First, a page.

Nevertheless, the legal battle is not over for the indigenous people living in the Ñanderú Marangatú (Great Sacred Father, in Guaraní) reservation, as the area is called. Four months after the formal creation of the reservation, then chief justice of the Supreme Court Nelson Jobim overruled the presidential decree in a preliminary decision, after it was appealed by the landowners.

Two and a half years later, the indigenous community is still waiting for the final verdict from the Supreme Court.

However, "it is 90 percent certain that the Court will recognise our right" to the land, said an optimistic Hamilton Lopes, a veteran teacher and expert on legal matters pertaining to indigenous communities who has been involved in occupations of land in other Guaraní villages and has taken part in international forums.

For his part, Loretito Vilhalva, the village "captain" or elected representative, said he had confidence in the anthropological studies and in the loss of credibility of the landowners, who had hidden illegal weapons seized from them in November.

The police searched their premises as a result of complaints about violent tactics by their security guards, who "frequently fired shots over the indigenous camp," said Vilhalva.

But the conflict will continue to drag on. Even if the legal dispute is resolved in favour of the indigenous group, as has occurred in other parts of the country, that would provide no guarantee that the landowners would abandon the land.

The demarcation of indigenous territories is not moving forward because it is part of an "unconstitutional process" led by FUNAI, which "incites invasions of estates," argued Leoncio Brito, president of the Agricultural Affairs Committee of the National Confederation of Agriculture (CNA).

Lula’s leftist government, which in Brito’s view is encouraging people to have more and more children, by distributing food donations, should purchase large swaths of land elsewhere to "accommodate the Indians," he said.


But in this case, the question does not involve distributing plots of land to landless peasants on areas acquired or expropriated by the state as part of its land reform programme, under which unused or unproductive rural property can be seized and its owners compensated, to help remedy the extreme concentration of land in a few hands.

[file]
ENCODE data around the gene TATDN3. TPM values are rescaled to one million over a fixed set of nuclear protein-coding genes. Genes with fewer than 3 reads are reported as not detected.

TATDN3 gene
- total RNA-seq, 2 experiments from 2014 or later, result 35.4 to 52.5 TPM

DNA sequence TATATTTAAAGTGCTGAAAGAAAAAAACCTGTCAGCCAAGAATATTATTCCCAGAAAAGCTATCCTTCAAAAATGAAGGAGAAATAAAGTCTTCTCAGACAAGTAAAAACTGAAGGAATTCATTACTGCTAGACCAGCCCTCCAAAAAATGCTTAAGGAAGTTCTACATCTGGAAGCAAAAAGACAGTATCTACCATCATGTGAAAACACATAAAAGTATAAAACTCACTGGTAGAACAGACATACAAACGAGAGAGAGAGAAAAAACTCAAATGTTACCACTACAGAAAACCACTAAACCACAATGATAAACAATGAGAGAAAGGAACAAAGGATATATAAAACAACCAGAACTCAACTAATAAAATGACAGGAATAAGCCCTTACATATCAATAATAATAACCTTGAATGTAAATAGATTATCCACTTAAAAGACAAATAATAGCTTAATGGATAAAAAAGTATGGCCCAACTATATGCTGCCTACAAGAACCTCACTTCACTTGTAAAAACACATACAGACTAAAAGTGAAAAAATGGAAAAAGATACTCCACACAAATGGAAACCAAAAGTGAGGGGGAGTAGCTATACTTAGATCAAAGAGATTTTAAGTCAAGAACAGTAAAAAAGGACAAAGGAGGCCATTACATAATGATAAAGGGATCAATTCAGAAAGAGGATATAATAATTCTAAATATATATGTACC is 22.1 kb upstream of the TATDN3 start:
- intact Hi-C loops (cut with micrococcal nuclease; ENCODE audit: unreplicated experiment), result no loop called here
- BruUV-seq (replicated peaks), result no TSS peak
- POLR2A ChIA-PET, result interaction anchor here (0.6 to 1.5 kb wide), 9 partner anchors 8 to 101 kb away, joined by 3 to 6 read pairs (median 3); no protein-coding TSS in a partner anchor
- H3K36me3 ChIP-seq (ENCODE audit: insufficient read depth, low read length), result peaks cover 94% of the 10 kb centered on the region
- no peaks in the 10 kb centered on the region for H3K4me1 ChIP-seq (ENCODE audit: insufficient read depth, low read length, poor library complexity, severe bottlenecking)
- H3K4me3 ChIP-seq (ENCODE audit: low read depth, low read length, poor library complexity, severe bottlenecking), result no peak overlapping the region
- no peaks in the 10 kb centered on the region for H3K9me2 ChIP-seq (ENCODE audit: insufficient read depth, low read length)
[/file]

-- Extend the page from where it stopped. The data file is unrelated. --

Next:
What the indigenous groups are fighting for is their constitutional right to their traditional land, which was taken over and occupied in the past by large landholders, and is necessary to the physical and cultural survival of the groups and their customs and traditions.

The land in question is sacred to the indigenous groups, and generally lies around or near the villages where they are currently living.

These areas, identified by anthropologists as the ancestral lands of indigenous communities, officially belong to the state. So even though landholders may claim them as their own, they cannot legally belong to private individuals, and are thus not subject to expropriation and compensation under the government’s land reform policy.

The only compensation possible is for the improvements made on the land, explained Rogerio Batalha, a lawyer for the Indigenist Missionary Council (CIMI), a Catholic Church group.

In Mato Grosso do Sul, on the other hand, landowners generally hold legal title to the land in dispute, often acquired with the help of government officials from past state or national administrations. Their private property rights are also constitutionally protected, and thus cannot be legally challenged. That means the land is not subject to government indemnification, even if it was clearly the ancestral territory of indigenous groups in the past.

The landholders are willing to negotiate an agreement, which would include compensation, even for land that has never been used for production, in order "to avoid conflicts" and put an end to the constant tension, said the state Agriculture Federation’s Queiroz.

"The rich countries and non-governmental organisations there that say they support the indigenous cause in Brazil could very well send over the resources for buying the estates," he quipped.

There are three alternatives for getting out of this dead-end alley that has no legal solution, according to Batalha. The first would be a constitutional amendment allowing the government to pay compensation for the land in question. But an amendment would be highly unlikely to make it through Congress, as it would need the votes of at least 60 percent of the legislators, and would previously have to make it through a set of complex procedures.

Besides being controversial, a constitutional reform would be hard to apply in widely differing contexts, like the Amazon jungle region, where the land titles to many estates are legally dubious.

Another option would be to sue for compensation in the civil courts, seeking to hold the state responsible for errors committed in encouraging and accepting the occupation of indigenous areas by landowners by granting them land titles.

"But that is a route that no one wants to take, because it could stretch out for more than a century," the lawyer admitted.

That means "the only legally viable alternative" is a reform of the constitution of the state of Mato Grosso do Sul, he maintained. The state government predictably refuses to foot the bill for the compensation payments, but it could be granted funds by the national government to that end, without violating the Brazilian constitution, he said.

Yet Tatiana Ujacow, a lawyer who provides support to indigenous organisations, and the author of the book "Direito ao pão novo" on the rights and dignity of the Guaraní people, believes that only an amendment of the national constitution would provide a definitive solution to the problem, because other measures can be challenged, precisely, as unconstitutional.

Meanwhile, FUNAI is finally working on carrying out its mission of marking off new indigenous territories in Mato Grosso do Sul.

The plan foresees anthropological studies over this year and the next in five river basin regions where there is evidence of more than 30 traditionally Guaraní areas, said Rubem Almeida, one of the six anthropologists involved in the project.